Caroline Hogg has worked in publishing for almost ten years, at Little, Brown Book Group and more recently at Avon, HarperCollins. She's currently at Pan Macmillan as Senior Commissioning Editor for Commercial Women's Fiction. She knows her stuff!
Today's question comes from a Novelicious reader who asks:
Which grammar/punctuation crimes do you see
committed most often?
Caroline says: Ha ha! I sense a fellow grammar pedant has written this question; the word ‘crime’ gives them away… There are lots of common stumbling points when it comes to spelling, punctuation and grammar, and everyone has the odd trip up now and again (don’t tell anyone, shhhh, but I’m not an entirely perfect speller). ‘It’s’ when it should be ‘its’, the wrong ‘there’, ‘they’re’ or ‘their’ and finicky things like when you should use ‘enquiry’ or ‘inquiry’ are all common problems. When I see a manuscript, I’m not expecting a writer to be an absolute expert in punctuation and grammar but I do like to see writing that has obviously been edited and polished by the author (and their agent also, sometimes) as much as possible. So they’ve already caught basic typos, continuity mistakes and repetitions just by reading and rereading carefully.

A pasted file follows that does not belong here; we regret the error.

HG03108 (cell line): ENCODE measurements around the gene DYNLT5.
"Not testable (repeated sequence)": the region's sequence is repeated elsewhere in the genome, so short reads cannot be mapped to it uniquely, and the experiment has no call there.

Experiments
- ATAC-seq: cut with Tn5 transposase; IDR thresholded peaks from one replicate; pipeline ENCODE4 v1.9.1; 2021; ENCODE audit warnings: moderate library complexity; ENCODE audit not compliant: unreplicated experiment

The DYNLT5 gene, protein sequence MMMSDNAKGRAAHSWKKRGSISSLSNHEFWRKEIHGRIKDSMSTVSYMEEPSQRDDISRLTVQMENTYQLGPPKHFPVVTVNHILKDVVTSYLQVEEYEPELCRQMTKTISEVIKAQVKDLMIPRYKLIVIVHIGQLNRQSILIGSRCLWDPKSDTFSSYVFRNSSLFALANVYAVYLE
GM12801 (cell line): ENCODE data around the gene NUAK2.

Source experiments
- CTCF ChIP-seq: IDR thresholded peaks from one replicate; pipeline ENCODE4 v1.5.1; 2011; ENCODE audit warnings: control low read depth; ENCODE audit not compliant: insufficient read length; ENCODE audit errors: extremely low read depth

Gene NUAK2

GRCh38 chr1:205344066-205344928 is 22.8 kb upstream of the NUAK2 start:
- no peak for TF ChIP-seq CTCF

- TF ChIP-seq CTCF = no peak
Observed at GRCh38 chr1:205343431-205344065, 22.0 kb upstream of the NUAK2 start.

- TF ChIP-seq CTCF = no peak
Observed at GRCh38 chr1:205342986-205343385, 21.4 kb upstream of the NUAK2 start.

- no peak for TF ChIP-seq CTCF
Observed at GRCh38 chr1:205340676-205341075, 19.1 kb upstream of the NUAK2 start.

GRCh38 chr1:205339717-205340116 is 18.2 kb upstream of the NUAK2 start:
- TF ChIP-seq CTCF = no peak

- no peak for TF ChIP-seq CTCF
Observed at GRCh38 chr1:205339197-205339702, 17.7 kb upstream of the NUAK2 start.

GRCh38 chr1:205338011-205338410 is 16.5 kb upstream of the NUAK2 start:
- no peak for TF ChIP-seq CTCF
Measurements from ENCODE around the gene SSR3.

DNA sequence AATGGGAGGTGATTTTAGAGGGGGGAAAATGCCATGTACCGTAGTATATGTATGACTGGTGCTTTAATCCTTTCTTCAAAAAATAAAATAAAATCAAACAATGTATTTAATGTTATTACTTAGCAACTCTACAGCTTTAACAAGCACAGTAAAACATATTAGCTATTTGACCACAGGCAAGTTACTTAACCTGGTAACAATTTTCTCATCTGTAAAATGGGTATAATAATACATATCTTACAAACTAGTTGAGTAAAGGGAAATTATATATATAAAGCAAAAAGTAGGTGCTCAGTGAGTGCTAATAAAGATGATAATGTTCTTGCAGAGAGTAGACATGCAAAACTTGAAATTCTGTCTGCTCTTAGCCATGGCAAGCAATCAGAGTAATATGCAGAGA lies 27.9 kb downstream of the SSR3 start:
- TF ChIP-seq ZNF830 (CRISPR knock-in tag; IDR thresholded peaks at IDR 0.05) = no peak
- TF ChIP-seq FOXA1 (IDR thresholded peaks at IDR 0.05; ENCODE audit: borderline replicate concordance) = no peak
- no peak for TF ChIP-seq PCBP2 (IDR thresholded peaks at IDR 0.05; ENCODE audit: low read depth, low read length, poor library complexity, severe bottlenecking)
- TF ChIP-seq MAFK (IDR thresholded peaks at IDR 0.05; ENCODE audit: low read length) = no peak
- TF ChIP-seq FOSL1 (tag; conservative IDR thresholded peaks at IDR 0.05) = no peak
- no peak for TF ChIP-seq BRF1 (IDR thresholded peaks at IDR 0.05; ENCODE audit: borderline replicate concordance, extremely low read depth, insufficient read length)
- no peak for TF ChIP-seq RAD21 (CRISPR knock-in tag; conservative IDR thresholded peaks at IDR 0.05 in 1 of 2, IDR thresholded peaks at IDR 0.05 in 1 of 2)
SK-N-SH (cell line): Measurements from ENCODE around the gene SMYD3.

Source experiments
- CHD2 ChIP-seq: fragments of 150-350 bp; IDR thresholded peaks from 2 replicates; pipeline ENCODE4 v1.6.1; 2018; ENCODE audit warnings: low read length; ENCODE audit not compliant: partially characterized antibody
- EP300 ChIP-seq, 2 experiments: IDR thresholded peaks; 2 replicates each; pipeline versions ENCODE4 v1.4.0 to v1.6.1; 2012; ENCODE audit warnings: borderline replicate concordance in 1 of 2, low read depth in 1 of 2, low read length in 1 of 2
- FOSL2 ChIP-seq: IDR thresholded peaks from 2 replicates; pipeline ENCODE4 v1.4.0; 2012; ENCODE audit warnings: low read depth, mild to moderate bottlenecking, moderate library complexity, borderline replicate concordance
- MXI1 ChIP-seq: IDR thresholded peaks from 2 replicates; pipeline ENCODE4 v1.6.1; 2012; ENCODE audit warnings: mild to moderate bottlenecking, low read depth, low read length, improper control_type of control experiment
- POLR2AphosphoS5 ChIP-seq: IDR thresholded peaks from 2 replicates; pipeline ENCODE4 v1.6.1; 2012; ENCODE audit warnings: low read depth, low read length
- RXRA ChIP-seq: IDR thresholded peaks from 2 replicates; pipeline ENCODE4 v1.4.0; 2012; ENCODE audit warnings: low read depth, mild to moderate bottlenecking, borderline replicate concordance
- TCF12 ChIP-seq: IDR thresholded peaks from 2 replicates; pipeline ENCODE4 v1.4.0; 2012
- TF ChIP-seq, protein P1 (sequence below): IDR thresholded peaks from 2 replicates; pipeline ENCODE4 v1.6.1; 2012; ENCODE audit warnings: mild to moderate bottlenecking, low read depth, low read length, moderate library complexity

A book doesn’t have to turn up on my desk so perfectly prepared that it’s ready to print (because that would put lots of us here out of a job, frankly), but it should be clear this is something the author has spent a lot of time and focus on.